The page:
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Recently, I completed a story that covered the new just released Ithaca sniper rifle. And tacked onto that bang-stick was the new Night Force “Beast.” Here again, the price is off the wall, but the quality is superb to say the least. In most cases you can drop $4,000 fast when tacking a top-of-the-line optic to your long-range rifle. Night Force is however introducing a new option in optics for long-range shooting that is being priced at about a grand and change. Again, when pushing bullets to 1000 yards and out to 1 mile, you’re not going to find budge glass workable at all.

On terms of reticle or turret applications for long ranges, in-country snipers across the sandbox war zones that I communicate with tend to like holdover Milrad systems because they are accurate and fast when acquiring warm targets. Horus reticle systems are discussed often, and interestingly enough prior to knowing anything about that I had already turned in three different glass-etched Horus reticle system scopes on 6.5 Creedmoor, 300 Win Mag, and 338 Lapua. It is called a “Christmas Tree” by some of us and makes use of Milrad lines that run all the way to 30 Mils, which will take your bullet beyond 1 mile in the heavy sniper rifle systems. I am not saying you need this optic, but if you can afford the Horus system by all means think hard about buying it.

Range finding
If you don’t know the range of your target you can’t adjust your scope sights to hit anything at all. I learned this lesson the hard way when I came off a distance-known 1,300-yard steel target range and moved out onto the freelance, wide-open grasslands and mountains of western South Dakota. Ranging is everything here, and any small error in exact range or measurement will mean a missed shot, or much worse. As to the exact type of range finder, that’s your call. And, like scopes, the better the system the better the field results are going to be. My unit is a Bushnell “One Mile,” but in truth, it will do well to 1,200 yards and at times 1,400. I have hit a mile under letter-perfect conditions. The best of the best today are units like Leica and their new 2,000-yard unit that just arrived from the manufacturer as I was bringing this material together. The bottom line here is accurate ranging is required; it must always be deadly accurate.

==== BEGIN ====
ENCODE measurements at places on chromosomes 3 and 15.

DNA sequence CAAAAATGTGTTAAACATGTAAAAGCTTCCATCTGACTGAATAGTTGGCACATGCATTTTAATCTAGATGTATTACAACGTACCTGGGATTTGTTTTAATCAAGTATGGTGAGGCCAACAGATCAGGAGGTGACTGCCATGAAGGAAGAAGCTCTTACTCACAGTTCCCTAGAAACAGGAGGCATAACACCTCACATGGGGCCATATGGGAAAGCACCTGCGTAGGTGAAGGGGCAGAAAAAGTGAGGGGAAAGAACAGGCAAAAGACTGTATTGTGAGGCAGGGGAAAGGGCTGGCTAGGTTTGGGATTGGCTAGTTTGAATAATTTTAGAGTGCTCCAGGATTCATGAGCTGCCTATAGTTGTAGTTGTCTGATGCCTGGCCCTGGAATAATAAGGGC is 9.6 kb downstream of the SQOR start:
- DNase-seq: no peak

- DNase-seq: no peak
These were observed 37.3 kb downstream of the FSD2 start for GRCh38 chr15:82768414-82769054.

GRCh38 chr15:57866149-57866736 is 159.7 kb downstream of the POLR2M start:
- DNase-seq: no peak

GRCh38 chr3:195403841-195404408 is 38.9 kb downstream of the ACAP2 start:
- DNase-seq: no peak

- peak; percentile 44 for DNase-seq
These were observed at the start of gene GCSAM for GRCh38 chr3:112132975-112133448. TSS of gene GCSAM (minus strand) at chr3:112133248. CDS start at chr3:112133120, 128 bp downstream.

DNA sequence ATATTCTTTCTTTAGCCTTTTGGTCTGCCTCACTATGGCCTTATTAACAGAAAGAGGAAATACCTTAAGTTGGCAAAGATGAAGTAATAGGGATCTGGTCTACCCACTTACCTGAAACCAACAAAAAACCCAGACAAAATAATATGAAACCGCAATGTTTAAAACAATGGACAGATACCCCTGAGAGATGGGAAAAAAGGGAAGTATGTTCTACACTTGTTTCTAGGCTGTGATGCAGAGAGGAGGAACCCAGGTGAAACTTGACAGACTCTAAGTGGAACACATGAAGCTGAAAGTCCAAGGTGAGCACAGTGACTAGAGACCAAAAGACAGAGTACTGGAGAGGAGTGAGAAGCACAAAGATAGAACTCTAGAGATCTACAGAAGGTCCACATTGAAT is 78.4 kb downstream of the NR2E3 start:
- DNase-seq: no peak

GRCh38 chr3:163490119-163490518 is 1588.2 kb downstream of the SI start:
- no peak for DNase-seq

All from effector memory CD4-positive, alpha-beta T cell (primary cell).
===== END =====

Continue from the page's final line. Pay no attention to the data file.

Spotting scopes
If at all possible, have someone spot for you. This can be easy on a weekend at the range when everyone is hang around, but when I shoot, most days I am alone during the week, and, as such, many times even the best spotting scope is of little help. Shooting at Hornady’s test range, and with Smith & Wesson, and Castle Rock Utah’s rifle golf range, I have had some of the very best in spotters—believe me it takes a pile of the workload off a shooter’s back. Hearing the call as to exactly where that bullet prints (splash), and not taking your eye out of the scope, is priceless to a long-range shooter.

Some of the best systems in my estimation are Swarvoski, Vortex, Leupold, and of late, Meopta. However, if you’re a hunter as well as a target shooter, training by working with your own riflescope can be worth it. In the field you are going to be alone, and it all comes down to range estimation, accuracy and follow through with your correctly adjusted, positioned long-range cartridge and rifle.

For riflescopes, I have found that of late again that Vortex and their Viper Series HD 20-60X80 is a very good bet on spotting glass at under $1,000. Vortex seems to be breaking the glass ceiling in terms of optics pricing. It is a fact of life that paying $3,000 to $4,000 for a spotting scope is well beyond most of our budgets, mine included.